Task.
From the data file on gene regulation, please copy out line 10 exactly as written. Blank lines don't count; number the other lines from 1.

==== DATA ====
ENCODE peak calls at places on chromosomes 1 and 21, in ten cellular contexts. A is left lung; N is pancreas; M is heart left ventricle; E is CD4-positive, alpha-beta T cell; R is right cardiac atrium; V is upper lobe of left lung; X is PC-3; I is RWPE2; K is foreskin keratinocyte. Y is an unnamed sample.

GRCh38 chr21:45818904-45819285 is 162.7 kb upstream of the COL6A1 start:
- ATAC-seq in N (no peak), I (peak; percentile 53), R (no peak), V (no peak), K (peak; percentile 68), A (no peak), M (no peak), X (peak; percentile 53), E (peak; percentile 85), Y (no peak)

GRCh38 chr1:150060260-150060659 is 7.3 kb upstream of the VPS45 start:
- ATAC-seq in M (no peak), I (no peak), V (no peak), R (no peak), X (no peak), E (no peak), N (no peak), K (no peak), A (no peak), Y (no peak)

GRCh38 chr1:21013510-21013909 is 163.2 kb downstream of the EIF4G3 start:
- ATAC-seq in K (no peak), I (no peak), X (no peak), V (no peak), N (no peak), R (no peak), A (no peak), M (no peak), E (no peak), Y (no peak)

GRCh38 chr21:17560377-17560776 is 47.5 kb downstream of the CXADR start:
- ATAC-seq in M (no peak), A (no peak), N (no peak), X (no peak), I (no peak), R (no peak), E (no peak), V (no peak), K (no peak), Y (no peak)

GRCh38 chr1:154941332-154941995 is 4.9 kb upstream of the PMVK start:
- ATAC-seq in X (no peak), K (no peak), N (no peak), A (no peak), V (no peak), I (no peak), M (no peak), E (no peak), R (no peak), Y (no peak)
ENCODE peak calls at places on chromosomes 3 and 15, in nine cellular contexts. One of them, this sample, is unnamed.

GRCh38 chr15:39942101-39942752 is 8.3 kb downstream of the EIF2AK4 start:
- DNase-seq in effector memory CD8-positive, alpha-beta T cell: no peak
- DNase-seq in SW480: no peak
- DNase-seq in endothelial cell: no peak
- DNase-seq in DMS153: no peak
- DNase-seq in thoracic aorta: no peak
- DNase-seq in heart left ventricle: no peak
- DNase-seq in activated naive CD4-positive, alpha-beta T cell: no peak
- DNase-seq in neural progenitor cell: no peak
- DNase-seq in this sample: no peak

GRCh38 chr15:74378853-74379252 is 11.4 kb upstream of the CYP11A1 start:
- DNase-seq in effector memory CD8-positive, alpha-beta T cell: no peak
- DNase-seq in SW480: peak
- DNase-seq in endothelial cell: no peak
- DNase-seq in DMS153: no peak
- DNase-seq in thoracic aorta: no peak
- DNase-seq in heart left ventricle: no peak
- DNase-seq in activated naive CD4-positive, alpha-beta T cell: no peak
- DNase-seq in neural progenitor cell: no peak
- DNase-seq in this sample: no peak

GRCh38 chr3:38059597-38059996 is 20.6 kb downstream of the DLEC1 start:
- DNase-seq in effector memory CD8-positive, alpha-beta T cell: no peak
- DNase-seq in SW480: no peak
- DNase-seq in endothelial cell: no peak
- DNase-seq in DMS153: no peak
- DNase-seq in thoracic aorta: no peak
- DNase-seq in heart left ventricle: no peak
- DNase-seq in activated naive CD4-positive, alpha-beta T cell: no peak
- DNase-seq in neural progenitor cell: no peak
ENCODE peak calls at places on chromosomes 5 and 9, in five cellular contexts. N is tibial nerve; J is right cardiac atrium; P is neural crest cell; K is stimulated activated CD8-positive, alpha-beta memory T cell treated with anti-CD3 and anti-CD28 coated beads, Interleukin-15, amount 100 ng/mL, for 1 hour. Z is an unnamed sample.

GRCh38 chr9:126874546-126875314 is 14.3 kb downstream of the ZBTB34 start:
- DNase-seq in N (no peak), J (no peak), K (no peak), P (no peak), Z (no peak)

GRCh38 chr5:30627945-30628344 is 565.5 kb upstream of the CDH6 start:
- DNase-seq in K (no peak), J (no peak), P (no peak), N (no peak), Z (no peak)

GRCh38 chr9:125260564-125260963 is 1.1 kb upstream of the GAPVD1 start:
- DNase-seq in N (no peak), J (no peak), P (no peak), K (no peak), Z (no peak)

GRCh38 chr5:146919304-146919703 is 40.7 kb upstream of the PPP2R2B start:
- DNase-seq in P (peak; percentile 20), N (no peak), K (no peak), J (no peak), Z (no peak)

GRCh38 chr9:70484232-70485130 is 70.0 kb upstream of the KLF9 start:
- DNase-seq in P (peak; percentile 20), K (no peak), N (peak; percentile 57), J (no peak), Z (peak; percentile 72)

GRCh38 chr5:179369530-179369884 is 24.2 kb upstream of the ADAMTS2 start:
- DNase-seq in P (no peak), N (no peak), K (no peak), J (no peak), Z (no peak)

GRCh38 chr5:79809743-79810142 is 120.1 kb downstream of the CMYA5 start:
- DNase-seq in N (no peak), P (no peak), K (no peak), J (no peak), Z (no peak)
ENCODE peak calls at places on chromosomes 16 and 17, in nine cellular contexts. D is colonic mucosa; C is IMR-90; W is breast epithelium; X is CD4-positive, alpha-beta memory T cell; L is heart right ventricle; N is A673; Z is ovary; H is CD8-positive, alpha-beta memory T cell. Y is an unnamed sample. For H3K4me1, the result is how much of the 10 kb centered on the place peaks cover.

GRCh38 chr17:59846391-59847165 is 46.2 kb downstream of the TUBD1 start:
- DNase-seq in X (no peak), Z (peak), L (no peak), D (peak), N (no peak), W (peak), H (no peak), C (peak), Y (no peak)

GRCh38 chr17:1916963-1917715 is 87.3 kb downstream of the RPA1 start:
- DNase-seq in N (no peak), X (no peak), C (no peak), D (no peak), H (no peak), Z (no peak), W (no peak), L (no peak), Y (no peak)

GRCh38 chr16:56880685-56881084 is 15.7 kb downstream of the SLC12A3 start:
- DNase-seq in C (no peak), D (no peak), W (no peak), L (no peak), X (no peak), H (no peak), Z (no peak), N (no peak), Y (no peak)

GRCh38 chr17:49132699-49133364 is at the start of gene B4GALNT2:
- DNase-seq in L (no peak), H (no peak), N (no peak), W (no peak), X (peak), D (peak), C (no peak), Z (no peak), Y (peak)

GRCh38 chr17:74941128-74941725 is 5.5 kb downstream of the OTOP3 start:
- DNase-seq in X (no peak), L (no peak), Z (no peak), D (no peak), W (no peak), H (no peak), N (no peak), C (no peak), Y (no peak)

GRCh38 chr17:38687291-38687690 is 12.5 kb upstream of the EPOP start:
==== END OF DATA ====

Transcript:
GRCh38 chr1:154941332-154941995 is 4.9 kb upstream of the PMVK start: